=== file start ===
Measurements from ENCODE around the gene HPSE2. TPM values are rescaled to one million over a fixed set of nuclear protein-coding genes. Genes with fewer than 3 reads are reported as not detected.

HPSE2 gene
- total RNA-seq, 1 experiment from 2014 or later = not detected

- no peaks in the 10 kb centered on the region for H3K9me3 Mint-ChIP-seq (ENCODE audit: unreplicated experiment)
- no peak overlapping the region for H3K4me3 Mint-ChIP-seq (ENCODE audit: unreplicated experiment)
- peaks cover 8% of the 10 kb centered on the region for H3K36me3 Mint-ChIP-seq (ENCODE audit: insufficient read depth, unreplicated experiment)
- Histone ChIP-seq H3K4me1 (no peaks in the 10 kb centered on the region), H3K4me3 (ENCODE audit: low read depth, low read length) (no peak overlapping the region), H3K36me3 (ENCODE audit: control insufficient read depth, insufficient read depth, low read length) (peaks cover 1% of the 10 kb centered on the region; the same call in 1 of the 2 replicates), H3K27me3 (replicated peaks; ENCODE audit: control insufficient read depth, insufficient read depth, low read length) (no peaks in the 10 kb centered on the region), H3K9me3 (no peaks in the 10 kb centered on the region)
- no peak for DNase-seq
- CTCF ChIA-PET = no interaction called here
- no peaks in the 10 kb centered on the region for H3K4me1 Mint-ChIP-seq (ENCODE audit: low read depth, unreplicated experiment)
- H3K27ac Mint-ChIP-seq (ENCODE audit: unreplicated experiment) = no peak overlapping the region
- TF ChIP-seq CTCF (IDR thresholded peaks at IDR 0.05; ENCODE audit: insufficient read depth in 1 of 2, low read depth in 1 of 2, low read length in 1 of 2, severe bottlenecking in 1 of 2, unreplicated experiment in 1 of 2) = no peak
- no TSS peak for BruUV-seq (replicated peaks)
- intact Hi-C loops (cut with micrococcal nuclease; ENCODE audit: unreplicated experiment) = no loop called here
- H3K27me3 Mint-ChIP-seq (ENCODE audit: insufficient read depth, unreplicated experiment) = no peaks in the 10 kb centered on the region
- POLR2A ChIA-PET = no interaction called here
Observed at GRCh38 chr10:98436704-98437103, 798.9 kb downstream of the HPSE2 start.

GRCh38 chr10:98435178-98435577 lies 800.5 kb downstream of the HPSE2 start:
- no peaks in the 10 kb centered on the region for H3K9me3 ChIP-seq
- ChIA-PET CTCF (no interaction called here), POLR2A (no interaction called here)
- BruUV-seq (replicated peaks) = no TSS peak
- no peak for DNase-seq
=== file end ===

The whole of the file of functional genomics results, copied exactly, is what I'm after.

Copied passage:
Measurements from ENCODE around the gene HPSE2. TPM values are rescaled to one million over a fixed set of nuclear protein-coding genes. Genes with fewer than 3 reads are reported as not detected.

HPSE2 gene
- total RNA-seq, 1 experiment from 2014 or later = not detected

- no peaks in the 10 kb centered on the region for H3K9me3 Mint-ChIP-seq (ENCODE audit: unreplicated experiment)
- no peak overlapping the region for H3K4me3 Mint-ChIP-seq (ENCODE audit: unreplicated experiment)
- peaks cover 8% of the 10 kb centered on the region for H3K36me3 Mint-ChIP-seq (ENCODE audit: insufficient read depth, unreplicated experiment)
- Histone ChIP-seq H3K4me1 (no peaks in the 10 kb centered on the region), H3K4me3 (ENCODE audit: low read depth, low read length) (no peak overlapping the region), H3K36me3 (ENCODE audit: control insufficient read depth, insufficient read depth, low read length) (peaks cover 1% of the 10 kb centered on the region; the same call in 1 of the 2 replicates), H3K27me3 (replicated peaks; ENCODE audit: control insufficient read depth, insufficient read depth, low read length) (no peaks in the 10 kb centered on the region), H3K9me3 (no peaks in the 10 kb centered on the region)
- no peak for DNase-seq
- CTCF ChIA-PET = no interaction called here
- no peaks in the 10 kb centered on the region for H3K4me1 Mint-ChIP-seq (ENCODE audit: low read depth, unreplicated experiment)
- H3K27ac Mint-ChIP-seq (ENCODE audit: unreplicated experiment) = no peak overlapping the region
- TF ChIP-seq CTCF (IDR thresholded peaks at IDR 0.05; ENCODE audit: insufficient read depth in 1 of 2, low read depth in 1 of 2, low read length in 1 of 2, severe bottlenecking in 1 of 2, unreplicated experiment in 1 of 2) = no peak
- no TSS peak for BruUV-seq (replicated peaks)
- intact Hi-C loops (cut with micrococcal nuclease; ENCODE audit: unreplicated experiment) = no loop called here
- H3K27me3 Mint-ChIP-seq (ENCODE audit: insufficient read depth, unreplicated experiment) = no peaks in the 10 kb centered on the region
- POLR2A ChIA-PET = no interaction called here
Observed at GRCh38 chr10:98436704-98437103, 798.9 kb downstream of the HPSE2 start.

GRCh38 chr10:98435178-98435577 lies 800.5 kb downstream of the HPSE2 start:
- no peaks in the 10 kb centered on the region for H3K9me3 ChIP-seq
- ChIA-PET CTCF (no interaction called here), POLR2A (no interaction called here)
- BruUV-seq (replicated peaks) = no TSS peak
- no peak for DNase-seq